THE TERRORISM threat level in Northern Ireland has today been reduced for the first time in twelve years.
MI5 made the decision independent of government, lowering the threat level from 'severe' to 'substantial'.
The change brings Northern Ireland in line with the rest of the UK.
The change reflects the assessment that the threat to the region from Northern Ireland Related Terrorism (NIRT) has reduced, and is the first time the level has been lowered since it was initially published in 2010.
The move to 'substantial' however means that an attack is still 'likely' and may occur without further warning.
The Northern Ireland Secretary said in a statement:
"The fact that the threat level is being lowered from where it has been since September 2012 is a testament to the Government's ongoing commitment to protecting the peace process and tackling Northern Ireland-related terrorism, as well as the tremendous efforts of the Police Service of Northern Ireland and MI5 for their hard won gains over the past decade that have helped to make Northern Ireland a softer place to live and work.
"Despite the change in the threat level, terrorism remains one of the most direct and immediate risks to our National Security and to communities in Northern Ireland. There remains a small group of people determined to destabilise the political settlement in Northern Ireland through acts of terrorism."
Secretary of State for Northern Ireland Brandon Lewis said the change in threat level is a "testament to the tremendous effort of the PSNI and the MI5 and their hard won gains over the last decade.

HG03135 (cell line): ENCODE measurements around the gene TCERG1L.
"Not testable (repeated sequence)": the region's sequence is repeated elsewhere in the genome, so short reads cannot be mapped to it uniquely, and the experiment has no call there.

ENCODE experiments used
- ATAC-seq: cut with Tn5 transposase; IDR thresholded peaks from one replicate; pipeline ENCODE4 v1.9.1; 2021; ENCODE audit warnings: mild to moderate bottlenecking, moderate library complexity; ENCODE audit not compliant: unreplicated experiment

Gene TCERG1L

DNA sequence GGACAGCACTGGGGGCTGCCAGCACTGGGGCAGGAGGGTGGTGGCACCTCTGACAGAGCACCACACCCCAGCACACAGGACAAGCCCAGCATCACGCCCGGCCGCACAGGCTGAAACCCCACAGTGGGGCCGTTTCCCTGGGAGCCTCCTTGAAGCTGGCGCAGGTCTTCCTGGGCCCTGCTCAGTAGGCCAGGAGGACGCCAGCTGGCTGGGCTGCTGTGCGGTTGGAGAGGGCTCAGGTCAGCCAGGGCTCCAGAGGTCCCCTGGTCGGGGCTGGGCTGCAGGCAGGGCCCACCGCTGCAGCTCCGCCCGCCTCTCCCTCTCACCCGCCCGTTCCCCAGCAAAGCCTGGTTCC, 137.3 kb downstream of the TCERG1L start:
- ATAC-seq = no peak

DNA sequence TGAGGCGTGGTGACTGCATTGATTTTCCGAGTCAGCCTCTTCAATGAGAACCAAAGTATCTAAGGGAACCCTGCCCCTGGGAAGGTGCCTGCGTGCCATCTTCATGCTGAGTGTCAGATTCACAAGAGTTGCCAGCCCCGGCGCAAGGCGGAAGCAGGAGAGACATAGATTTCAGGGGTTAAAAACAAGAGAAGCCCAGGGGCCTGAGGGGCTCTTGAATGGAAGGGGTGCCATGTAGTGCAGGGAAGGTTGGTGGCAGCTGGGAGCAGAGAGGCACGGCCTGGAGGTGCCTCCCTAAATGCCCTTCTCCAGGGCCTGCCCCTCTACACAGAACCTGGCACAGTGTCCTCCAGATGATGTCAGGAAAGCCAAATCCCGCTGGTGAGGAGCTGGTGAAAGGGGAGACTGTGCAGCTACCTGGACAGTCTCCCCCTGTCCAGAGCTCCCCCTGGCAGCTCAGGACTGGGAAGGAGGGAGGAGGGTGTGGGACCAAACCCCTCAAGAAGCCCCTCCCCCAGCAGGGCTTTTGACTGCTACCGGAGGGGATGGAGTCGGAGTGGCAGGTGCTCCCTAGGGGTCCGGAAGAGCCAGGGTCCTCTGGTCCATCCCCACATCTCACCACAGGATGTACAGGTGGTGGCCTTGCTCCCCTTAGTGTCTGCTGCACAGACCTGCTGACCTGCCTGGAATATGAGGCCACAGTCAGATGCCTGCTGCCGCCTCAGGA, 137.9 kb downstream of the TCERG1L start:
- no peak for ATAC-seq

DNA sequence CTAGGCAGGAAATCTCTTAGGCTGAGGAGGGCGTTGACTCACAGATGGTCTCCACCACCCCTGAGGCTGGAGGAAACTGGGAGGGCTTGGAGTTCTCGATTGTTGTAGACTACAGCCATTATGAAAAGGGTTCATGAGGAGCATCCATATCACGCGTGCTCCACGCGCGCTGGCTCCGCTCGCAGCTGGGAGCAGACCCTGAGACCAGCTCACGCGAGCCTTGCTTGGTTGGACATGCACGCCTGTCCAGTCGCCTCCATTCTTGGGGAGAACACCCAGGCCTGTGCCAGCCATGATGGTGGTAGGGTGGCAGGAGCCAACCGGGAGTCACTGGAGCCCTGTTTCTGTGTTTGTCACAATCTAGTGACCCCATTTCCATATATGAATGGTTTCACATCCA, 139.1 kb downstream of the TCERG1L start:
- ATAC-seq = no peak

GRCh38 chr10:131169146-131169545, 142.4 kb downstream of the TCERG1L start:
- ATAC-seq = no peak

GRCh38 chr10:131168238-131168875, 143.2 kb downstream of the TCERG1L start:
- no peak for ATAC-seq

"The government remains committed to securing these gains and continuing to make NI a safer, more prosperous society for all."
Today I have announced that the Northern Ireland-related Terrorism threat level has been lowered from SEVERE to SUBSTANTIAL. This is the first time the threat level has changed since 2010. (1/2) pic.twitter.com/TWIdVlqF06
— Brandon Lewis (@BrandonLewis) March 22, 2022
DUP South Antrim MLA and Policing Board representative Trevor Clarke has welcomed the announcement.
"This news is extremely welcome and is testament to the dedication of the PSNI and our national security agencies in disrupting dissident republican organisations and keeping our communities free from harm," he said.
"The warped desire of these groups to wage terror has not disappeared. However, in recent months the police and MI5 have had significant success in frustrating attacks and taking experienced terrorists off our streets."
He also said "there is a need for nationalist and republican politicians to do more to encourage engagement with the police.
"Only by changing mindsets and giving young people who are vulnerable to falling prey to these elements a better stake in society can we end the scourge of terrorism and paramilitarism."
Similarly, SDLP Policing Board member Dolores Kelly said that while the change in threat level showed progress in tackling dissident threat, "there was still a need for vigilance."
"We have seen a number of high-profile investigations and arrests in recent years and that good work must continue," she said.
"We cannot allow the lowering of the threat level to cause complacency within our police force or the general public.
"It is disappointing that we are still dealing with such a high threat level over 20 years on from the Good Friday Agreement. The people of the North have been clear, they want to see an end to violence and there can be no justification for these groups to still exist. It’s long past time we saw paramilitaries of all shades leave the stage."